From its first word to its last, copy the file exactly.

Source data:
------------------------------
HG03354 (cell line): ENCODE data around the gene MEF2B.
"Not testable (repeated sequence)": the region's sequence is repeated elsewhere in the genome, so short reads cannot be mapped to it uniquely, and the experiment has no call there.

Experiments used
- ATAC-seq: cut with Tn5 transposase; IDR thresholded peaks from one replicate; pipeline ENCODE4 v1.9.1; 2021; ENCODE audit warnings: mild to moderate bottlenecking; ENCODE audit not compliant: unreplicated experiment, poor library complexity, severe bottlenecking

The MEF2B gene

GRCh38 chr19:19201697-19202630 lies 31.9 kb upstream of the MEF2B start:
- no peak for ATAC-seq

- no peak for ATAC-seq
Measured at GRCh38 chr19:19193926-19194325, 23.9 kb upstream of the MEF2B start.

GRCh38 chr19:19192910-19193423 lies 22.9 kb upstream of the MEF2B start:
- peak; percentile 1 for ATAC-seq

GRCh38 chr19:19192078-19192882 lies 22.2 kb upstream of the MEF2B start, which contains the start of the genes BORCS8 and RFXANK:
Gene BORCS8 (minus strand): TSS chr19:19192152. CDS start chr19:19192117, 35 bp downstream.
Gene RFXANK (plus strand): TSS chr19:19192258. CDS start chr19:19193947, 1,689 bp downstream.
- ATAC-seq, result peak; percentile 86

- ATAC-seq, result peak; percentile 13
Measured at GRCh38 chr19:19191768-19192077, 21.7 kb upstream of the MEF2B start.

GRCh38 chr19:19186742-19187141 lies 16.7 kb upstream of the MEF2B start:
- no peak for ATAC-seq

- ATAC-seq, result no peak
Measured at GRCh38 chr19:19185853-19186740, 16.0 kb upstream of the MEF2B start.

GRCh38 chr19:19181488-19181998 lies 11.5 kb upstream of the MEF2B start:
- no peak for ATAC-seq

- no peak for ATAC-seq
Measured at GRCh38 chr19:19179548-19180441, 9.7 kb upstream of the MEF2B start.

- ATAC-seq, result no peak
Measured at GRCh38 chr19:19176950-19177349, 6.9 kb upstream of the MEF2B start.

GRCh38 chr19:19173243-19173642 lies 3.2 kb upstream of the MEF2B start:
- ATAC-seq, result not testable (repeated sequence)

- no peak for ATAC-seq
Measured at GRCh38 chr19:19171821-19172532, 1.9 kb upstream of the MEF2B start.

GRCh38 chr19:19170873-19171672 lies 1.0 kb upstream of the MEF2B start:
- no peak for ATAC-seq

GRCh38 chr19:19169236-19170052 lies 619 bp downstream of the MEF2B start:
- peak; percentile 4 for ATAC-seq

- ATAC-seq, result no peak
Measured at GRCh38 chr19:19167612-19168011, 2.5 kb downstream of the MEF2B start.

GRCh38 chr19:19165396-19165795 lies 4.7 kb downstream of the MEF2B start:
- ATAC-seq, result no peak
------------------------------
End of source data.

HG03354 (cell line): ENCODE data around the gene MEF2B.
"Not testable (repeated sequence)": the region's sequence is repeated elsewhere in the genome, so short reads cannot be mapped to it uniquely, and the experiment has no call there.

Experiments used
- ATAC-seq: cut with Tn5 transposase; IDR thresholded peaks from one replicate; pipeline ENCODE4 v1.9.1; 2021; ENCODE audit warnings: mild to moderate bottlenecking; ENCODE audit not compliant: unreplicated experiment, poor library complexity, severe bottlenecking

The MEF2B gene

GRCh38 chr19:19201697-19202630 lies 31.9 kb upstream of the MEF2B start:
- no peak for ATAC-seq

- no peak for ATAC-seq
Measured at GRCh38 chr19:19193926-19194325, 23.9 kb upstream of the MEF2B start.

GRCh38 chr19:19192910-19193423 lies 22.9 kb upstream of the MEF2B start:
- peak; percentile 1 for ATAC-seq

GRCh38 chr19:19192078-19192882 lies 22.2 kb upstream of the MEF2B start, which contains the start of the genes BORCS8 and RFXANK:
Gene BORCS8 (minus strand): TSS chr19:19192152. CDS start chr19:19192117, 35 bp downstream.
Gene RFXANK (plus strand): TSS chr19:19192258. CDS start chr19:19193947, 1,689 bp downstream.
- ATAC-seq, result peak; percentile 86

- ATAC-seq, result peak; percentile 13
Measured at GRCh38 chr19:19191768-19192077, 21.7 kb upstream of the MEF2B start.

GRCh38 chr19:19186742-19187141 lies 16.7 kb upstream of the MEF2B start:
- no peak for ATAC-seq

- ATAC-seq, result no peak
Measured at GRCh38 chr19:19185853-19186740, 16.0 kb upstream of the MEF2B start.

GRCh38 chr19:19181488-19181998 lies 11.5 kb upstream of the MEF2B start:
- no peak for ATAC-seq

- no peak for ATAC-seq
Measured at GRCh38 chr19:19179548-19180441, 9.7 kb upstream of the MEF2B start.

- ATAC-seq, result no peak
Measured at GRCh38 chr19:19176950-19177349, 6.9 kb upstream of the MEF2B start.

GRCh38 chr19:19173243-19173642 lies 3.2 kb upstream of the MEF2B start:
- ATAC-seq, result not testable (repeated sequence)

- no peak for ATAC-seq
Measured at GRCh38 chr19:19171821-19172532, 1.9 kb upstream of the MEF2B start.

GRCh38 chr19:19170873-19171672 lies 1.0 kb upstream of the MEF2B start:
- no peak for ATAC-seq

GRCh38 chr19:19169236-19170052 lies 619 bp downstream of the MEF2B start:
- peak; percentile 4 for ATAC-seq

- ATAC-seq, result no peak
Measured at GRCh38 chr19:19167612-19168011, 2.5 kb downstream of the MEF2B start.

GRCh38 chr19:19165396-19165795 lies 4.7 kb downstream of the MEF2B start:
- ATAC-seq, result no peak